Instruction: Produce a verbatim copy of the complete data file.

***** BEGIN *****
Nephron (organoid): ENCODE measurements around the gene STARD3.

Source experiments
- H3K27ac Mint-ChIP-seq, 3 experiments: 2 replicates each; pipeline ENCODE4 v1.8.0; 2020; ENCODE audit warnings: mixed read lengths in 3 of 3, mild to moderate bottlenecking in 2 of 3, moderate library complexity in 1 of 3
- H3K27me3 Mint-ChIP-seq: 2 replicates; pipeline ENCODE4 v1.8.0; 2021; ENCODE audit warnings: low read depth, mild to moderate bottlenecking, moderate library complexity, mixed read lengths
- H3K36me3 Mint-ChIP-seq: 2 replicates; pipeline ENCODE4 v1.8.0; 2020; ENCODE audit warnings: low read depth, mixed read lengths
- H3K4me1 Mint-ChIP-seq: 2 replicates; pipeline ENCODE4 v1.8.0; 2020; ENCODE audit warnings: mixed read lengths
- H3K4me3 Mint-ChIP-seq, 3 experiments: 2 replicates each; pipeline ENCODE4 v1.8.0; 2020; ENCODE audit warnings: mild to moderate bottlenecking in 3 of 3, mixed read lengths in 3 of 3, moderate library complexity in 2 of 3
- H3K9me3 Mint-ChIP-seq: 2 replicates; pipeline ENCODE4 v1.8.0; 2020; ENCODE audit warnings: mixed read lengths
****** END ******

Nephron (organoid): ENCODE measurements around the gene STARD3.

Source experiments
- H3K27ac Mint-ChIP-seq, 3 experiments: 2 replicates each; pipeline ENCODE4 v1.8.0; 2020; ENCODE audit warnings: mixed read lengths in 3 of 3, mild to moderate bottlenecking in 2 of 3, moderate library complexity in 1 of 3
- H3K27me3 Mint-ChIP-seq: 2 replicates; pipeline ENCODE4 v1.8.0; 2021; ENCODE audit warnings: low read depth, mild to moderate bottlenecking, moderate library complexity, mixed read lengths
- H3K36me3 Mint-ChIP-seq: 2 replicates; pipeline ENCODE4 v1.8.0; 2020; ENCODE audit warnings: low read depth, mixed read lengths
- H3K4me1 Mint-ChIP-seq: 2 replicates; pipeline ENCODE4 v1.8.0; 2020; ENCODE audit warnings: mixed read lengths
- H3K4me3 Mint-ChIP-seq, 3 experiments: 2 replicates each; pipeline ENCODE4 v1.8.0; 2020; ENCODE audit warnings: mild to moderate bottlenecking in 3 of 3, mixed read lengths in 3 of 3, moderate library complexity in 2 of 3
- H3K9me3 Mint-ChIP-seq: 2 replicates; pipeline ENCODE4 v1.8.0; 2020; ENCODE audit warnings: mixed read lengths